Our study, however, differs from previous ones, even from our own institution,11,32in several ways. One difference is that we calculated storage duration based on the age range of units a patient received and excluded patients with ranges greater than 5 days. This period was chosen to enforce a degree of measurement precision regarding the storage duration assigned to each patient. We thereby excluded 23% of otherwise eligible patients from the analysis but increased homogeneity of our study population. A grouping approach using predefined storage duration cutoffs would have eliminated a comparable number of patients.
A second difference is that we used storage duration as a continuous exposure rather than a dichotomous comparison for our primary analysis. This approach allowed us to address nonlinear time dependence. We found that postoperative mortality as a function of median storage duration for five specific snapshots in time (1, 3, and 6 months; 1 and 2 yr) does not change. It is thus not surprising that survival rates were similar when we divided our study population into three groups (patients receiving blood aged 3–14, 14.5–28, and 28.5–42 days) as a secondary survival analysis.
Since the first published reports on a possible association between storage duration and adverse outcomes, transfusion practice might have changed. We therefore analyzed storage duration of erythrocytes as a function of the year of transfusion. Figure 4demonstrates a clear decrease in storage duration for the oldest units, whereas ages of the youngest units seem unchanged over the study period from 2005 to 2009. Cleveland Clinic did not change policies for blood product selection and issue during this time period; therefore, the decrease in blood product age is most likely related to decreasing inventory levels combined with increasing or sustained blood product usage. Furthermore, studies showing adverse outcomes associated with transfusion might have led to decreased utilization of transfusions, thus leading blood banks to adjust the number of units ordered from blood suppliers and kept in store.
Because of the retrospective nature of our study, we were limited to investigate only the association between storage duration and mortality. It is important to note that there is a time lag between the date of death for an individual patient and when that fact is entered into the U.S. Social Security Administration’s Death Master File database. This delay at worst affected only a small portion of our sample and therefore has limited clinical relevance for our results. Currently, a number of prospective randomized trials investigating the relationship between storage duration and outcomes are underway, and results are anxiously awaited (ClinicalTrials.govIdentifier NCT00991341; NCT00458783).33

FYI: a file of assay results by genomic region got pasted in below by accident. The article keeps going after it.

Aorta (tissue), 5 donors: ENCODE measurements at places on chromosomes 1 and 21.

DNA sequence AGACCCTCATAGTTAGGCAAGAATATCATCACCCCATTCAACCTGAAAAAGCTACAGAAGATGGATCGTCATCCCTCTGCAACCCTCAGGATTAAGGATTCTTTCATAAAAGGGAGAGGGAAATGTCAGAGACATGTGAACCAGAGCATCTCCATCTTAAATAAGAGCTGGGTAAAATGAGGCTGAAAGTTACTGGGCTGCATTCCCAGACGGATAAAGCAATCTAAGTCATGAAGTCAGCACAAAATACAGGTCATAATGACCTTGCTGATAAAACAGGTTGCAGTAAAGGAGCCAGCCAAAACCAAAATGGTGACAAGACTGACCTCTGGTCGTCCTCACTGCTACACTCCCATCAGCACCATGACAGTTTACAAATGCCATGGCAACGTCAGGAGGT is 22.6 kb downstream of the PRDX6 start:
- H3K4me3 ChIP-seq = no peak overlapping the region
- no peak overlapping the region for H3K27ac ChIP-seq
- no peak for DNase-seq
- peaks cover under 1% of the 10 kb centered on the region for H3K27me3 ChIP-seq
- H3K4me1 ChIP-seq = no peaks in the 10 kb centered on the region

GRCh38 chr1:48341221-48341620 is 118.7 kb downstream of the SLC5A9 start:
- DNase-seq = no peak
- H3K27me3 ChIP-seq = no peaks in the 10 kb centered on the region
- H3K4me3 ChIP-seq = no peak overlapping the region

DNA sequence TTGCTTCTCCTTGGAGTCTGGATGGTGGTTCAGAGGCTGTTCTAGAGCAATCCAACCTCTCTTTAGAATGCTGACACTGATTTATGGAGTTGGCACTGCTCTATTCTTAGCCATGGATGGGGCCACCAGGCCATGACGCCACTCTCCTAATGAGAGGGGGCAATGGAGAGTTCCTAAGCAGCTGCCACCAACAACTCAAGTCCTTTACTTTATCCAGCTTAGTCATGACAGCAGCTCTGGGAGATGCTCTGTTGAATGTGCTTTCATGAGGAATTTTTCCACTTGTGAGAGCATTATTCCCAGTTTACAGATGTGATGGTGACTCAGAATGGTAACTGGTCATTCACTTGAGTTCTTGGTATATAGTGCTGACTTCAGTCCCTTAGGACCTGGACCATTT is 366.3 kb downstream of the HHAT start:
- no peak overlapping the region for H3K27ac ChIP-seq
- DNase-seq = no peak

Our results might be influenced by center-specific characteristics, because data were collected at one site only. On the other hand, we included a fairly large number of patients with a broad spread of comorbidities who had a variety of surgical procedures. As is common in clinical practice, most of our patients were given a fairly small number of transfusions. It is possible that many of our transfused patients did not have a true oxygen carrying or oxygen delivery deficiency. Because poor outcome associated with storage lesion is thought to originate from impaired erythrocyte function or its effect on perfusion/oxygenation, it might not matter in patients with adequate oxygen delivery. It is thus possible that our results would differ in even sicker patients receiving larger numbers of erythrocytes. A possible effect in these specific patients could be postulated from studies in trauma patients showing a benefit from transfusion of younger erythrocytes.34Unfortunately, our sample size was not large enough to perform a sensitivity analysis restricted to massive transfusions.
Another limitation of our study might be that we only evaluated mortality but not postoperative morbidity. Mortality is a crude outcome, and it is most certainly possible that more intermediate outcomes might be more sensitive and benefit from younger blood. Subcutaneous tissue oxygen tension and wound infection could function as intermediate and clinical outcomes to demonstrate a storage age–related difference in oxygen delivery to tissues. Natural killer cell function might be used to assess possible impairing effects of storage duration on the patient’s immune function. We chose a 2-yr mortality outcome because of emerging literature suggesting long-term effects of intraoperative interventions on postoperative outcomes. However, it is feasible that our 2-yr outcome is affected by other events occurring between transfusion and the mortality ascertainment.
In summary, in our large retrospective study in adult general surgical patients, we did not find an association between storage duration of erythrocytes and 2-yr mortality. This is in support of the majority of the most recent literature in surgical and medical patients. Our results represent yet another piece in a large puzzle and underline the importance of sufficiently powered randomized trials to finally resolve the erythrocyte storage duration debate.